After you’ve chosen your looks, your powers, your weapons, mentor, and of course your name, you begin in the hold of Brainiac’s ship. A voiceover from either Oracle (hero) or Calculator (villain) will guide you through the tutorial. What follows is a good step by step explanation of how to target enemies, how to collect loot, how to use your travel power (yep, right from level one) and how to generally kick arse with your chosen weapon. Normally, tutorials are old for an MMO veteran before they even play them, but I have to say that after at least four times through it I still find it fun enough that it doesn’t drag. It’s a good introduction to your chosen weapon and powers, and the action and pacing are brisk and interesting enough for it to not feel like a chore. Still, I hope they eventually institute a “skip” feature because I imagine it’ll be passé by the time I’ve created my nine-millionth character.

The whole thing culminates in your first boss battle (that’s right, in the tutorial). But don’t worry; you’re in no real risk of death. It’s just a good way to show you how fights in DCUO won’t always be about simply pounding the keys or buttons. It’s fairly straightforward; the main honcho on the ship is getting ready to blast the crap out of Metropolis, and to stop him you first have to take out four large obelisks which will destroy the ship’s gun. Meanwhile a slew of lesser robotic henchmen are pouring in from teleporters at you. If that sounds kind of hectic, it’s because it is. You’re never in any real danger of dying (it is the tutorial after all), but it’s a good way to let you know that DCUO is going to be an absolutely action-packed game. Once you destroy the obelisks, and take out the ship’s boss, you get to fight alongside either Lex Luthor or Superman as the ship’s teleporters are hacked, allowing you to travel to either Metropolis or Gotham (depending on who you chose as your mentor).

By the end of the tutorial, I already had basic upgrades to my gloves, cape, boots, and belt. Each one I could either equip in both stats and visuals, or just stats if I preferred the way my guy looked without them. It’s a feature that I wish every game would have. Basically, DCUO keeps a running tally of all loot a character collects, and each piece’s looks can be accessed via a menu tab at any times. This will literally give you thousands of different combinations for your looks, and thanks to the way in which SOE has set up your color palettes, you’ll never look like a hobo (unless you specify as much at creation).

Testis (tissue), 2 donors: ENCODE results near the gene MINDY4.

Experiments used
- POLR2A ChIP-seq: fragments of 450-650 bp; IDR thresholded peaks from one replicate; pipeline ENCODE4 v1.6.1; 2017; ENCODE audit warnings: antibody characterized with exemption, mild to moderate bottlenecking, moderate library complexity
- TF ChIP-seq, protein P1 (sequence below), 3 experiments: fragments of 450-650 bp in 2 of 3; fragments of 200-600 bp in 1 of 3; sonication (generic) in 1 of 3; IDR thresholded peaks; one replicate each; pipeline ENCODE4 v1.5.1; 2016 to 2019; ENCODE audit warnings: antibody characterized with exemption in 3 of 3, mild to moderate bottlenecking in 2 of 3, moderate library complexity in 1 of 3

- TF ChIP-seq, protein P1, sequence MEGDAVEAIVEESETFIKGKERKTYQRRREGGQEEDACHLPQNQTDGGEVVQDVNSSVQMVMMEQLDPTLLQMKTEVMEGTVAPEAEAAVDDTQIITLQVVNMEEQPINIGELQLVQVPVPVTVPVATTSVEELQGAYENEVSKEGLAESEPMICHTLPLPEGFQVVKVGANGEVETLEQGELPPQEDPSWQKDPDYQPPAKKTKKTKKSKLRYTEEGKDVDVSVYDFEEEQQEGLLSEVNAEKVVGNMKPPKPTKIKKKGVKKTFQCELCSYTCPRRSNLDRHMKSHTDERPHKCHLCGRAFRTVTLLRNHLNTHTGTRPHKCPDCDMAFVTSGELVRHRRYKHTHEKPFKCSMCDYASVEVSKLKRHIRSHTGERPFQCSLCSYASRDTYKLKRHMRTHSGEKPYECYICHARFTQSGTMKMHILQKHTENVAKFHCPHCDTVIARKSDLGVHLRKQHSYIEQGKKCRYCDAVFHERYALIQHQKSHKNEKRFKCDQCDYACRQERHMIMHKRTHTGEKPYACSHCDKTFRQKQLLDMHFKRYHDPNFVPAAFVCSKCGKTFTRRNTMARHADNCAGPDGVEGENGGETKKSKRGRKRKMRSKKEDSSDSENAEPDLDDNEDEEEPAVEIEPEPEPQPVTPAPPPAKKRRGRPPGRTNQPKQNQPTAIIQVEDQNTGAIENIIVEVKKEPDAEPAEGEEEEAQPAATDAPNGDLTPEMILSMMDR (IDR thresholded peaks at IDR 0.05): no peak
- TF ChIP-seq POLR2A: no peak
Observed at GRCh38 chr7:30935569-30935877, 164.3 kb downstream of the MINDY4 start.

Once off of Brainiac’s ship, you’ll find yourself in one of the game’s safehouses. For my creation “The Ancient”, since I chose Lex as my mentor, I began in Club L’Excellence in downtown Metropolis. It’s here that you’ll be safe to check your mail, visit vendors for Soder Colas and Soder Energy Drinks (health and energy potions), and in general just relax from the frenetic pace of the world at large. It’s also where you’ll gain access to the Hall of Doom or the Justice League HQ via a portal, both of which serve as “Capitol Cities” of a sort for your characters. But we’ll talk more about those in the second part of this preview.

I’m going to end this one right here, because it’s becoming obvious that I could talk at great length about this game. I will say that it may not be for everyone, but for those who have been complaining about the staleness of the genre this one is proof that change is coming. What remains to be seen is how deep the experience goes. So far up to level nine, I have yet to find myself bored. I’ve created several characters, repeated some content, and because the way the action is structured and the dynamic of the gameplay (and I imagine it only gets better on a PvP server)… it’s just flat out fun. Next week we’ll delve into the actual specifics of combat and skill trees. We’ll explore the Hall of Doom, Legendary Arenas, movement modes, questing, and hopefully the Area 51 Alert. But for now, just rest easy knowing that DCUO plays like a polished and exceedingly fun superhero take on the MMORPG, and there’s plenty of reason to start getting excited.


William Murphy

Bill is the former Managing Editor of MMORPG.com, RTSGuru.com, and lover of all things gaming. He's been playing and writing about MMOs and geekery since 2002, and you can harass him and his views on Twitter @thebillmurphy.